Trauma Season at the Australia Zoo Wildlife Hospital

Trauma Season at the Australia Zoo Wildlife Hospital

Trauma Season at the Australia Zoo Wildlife Hospital

Clinging to a plush toy in the absence of his mum, Shayne the koala joey is just one of the many innocent victims of this year's Trauma Season; the busiest, most confronting time of year at the Australia Zoo Wildlife Hospital.


During the warmer months of the year, from August to February, animals are moving around more; potentially looking for a mate or dispersing from their mother's territory. This, unfortunately, leaves them more vulnerable to crossing paths with our rapidly expanding urban areas, often being admitted to the Australia Zoo Wildlife Hospital as a result of being hit by a car or attacked by domestic animals as they traverse across the ground. Thankfully, the Australia Zoo Wildlife Hospital is Australia's largest koala treatment facility and our koalas are given the best care.


Shayne the koala joey and his mum were two such koalas on the move. Hit by a car in a 70km per hour speed zone, Shayne's mum was unlucky; her trauma injuries were severe and she was killed instantly. When rescuers arrived at the scene, they noticed she was lactating; a sure sign that her joey wasn't far away.


Only 9 months old, Shayne was riding on his mum's back at the time of the accident and was thrown off from the impact. Poor Shayne was left to fend for himself, and that's exactly what he tried to do. Shayne was found about 20 meters from his mum being chased by crows.


Dr Rosie Booth, Australia Zoo Wildlife Hospital Director, says Shayne is one of the lucky ones.


'Shayne has no injuries as a result of the accident, instead, he's dealing with the loss of his mum and the vital life lessons he needs to learn in order to become an independent, wild koala," said Dr Rosie.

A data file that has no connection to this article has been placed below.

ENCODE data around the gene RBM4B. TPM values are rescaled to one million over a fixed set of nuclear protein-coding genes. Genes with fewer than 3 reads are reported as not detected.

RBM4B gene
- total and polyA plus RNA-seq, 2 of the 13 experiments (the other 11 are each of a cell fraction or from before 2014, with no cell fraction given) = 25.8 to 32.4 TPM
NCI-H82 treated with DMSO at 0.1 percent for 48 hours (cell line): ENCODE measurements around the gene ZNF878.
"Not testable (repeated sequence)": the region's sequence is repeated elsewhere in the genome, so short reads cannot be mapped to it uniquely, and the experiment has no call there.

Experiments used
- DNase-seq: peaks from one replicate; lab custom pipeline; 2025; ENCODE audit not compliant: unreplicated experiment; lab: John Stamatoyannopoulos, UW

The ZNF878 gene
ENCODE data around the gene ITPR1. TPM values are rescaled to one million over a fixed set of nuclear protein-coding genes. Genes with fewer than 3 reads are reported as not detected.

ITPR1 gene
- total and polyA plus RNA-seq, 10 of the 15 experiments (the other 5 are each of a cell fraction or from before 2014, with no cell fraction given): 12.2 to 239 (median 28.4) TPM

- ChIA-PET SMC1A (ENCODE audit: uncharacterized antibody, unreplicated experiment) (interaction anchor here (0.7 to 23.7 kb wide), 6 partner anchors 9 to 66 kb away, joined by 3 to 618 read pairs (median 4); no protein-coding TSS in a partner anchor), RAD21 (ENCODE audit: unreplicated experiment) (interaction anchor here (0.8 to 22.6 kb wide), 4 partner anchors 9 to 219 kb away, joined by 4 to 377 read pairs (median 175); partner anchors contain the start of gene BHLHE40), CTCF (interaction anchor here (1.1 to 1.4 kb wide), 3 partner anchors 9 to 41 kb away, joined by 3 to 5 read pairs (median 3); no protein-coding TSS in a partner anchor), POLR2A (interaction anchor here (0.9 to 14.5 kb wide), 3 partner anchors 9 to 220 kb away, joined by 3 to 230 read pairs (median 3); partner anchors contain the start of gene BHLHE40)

'It's very fortunate that we had an observant rescuer who found Shayne and brought him into us because he wouldn't have lasted even a day in the wild by himself at his young age"now he gets a second chance at life," she added.


Shayne is now with a dedicated wildlife carer where he gets constant attention, comfort and food around the clock. Once he is of acceptable weaning age and weight, Shayne will return to the Australia Zoo Wildlife Hospital to learn essential climbing and social skills from other young koalas before being released to the wild.


With over 100 koalas in care at any one time during busy seasons and an average of 70 – 80 koalas coming through the hospital every month, our work has never been more important!


Trauma is one of the leading causes of admission to the Australia Zoo Wildlife Hospital, second only to disease. However, unlike disease, trauma injuries to our wildlife are something we can all help to treat and prevent.


Driving safely through wildlife populated areas and taking notice of signage sounds simple but being aware in areas where wildlife are often spotted near the roads can help reduce the potential for trauma injuries occurring. Keeping pets secure at night will also reduce the risk for many hundreds of wildlife animals each year.


Treatment for our injured Aussie icons particularly doesn't come cheap costing upwards of $5,000 per koala due to their highly complex biology. With hundreds of koalas and other wildlife species from both the land and sea expected to be admitted during trauma season, every donation helps Australia Zoo Wildlife Warriors save the lives of those in need.


Photo credit: Ben Beaden / Australia Zoo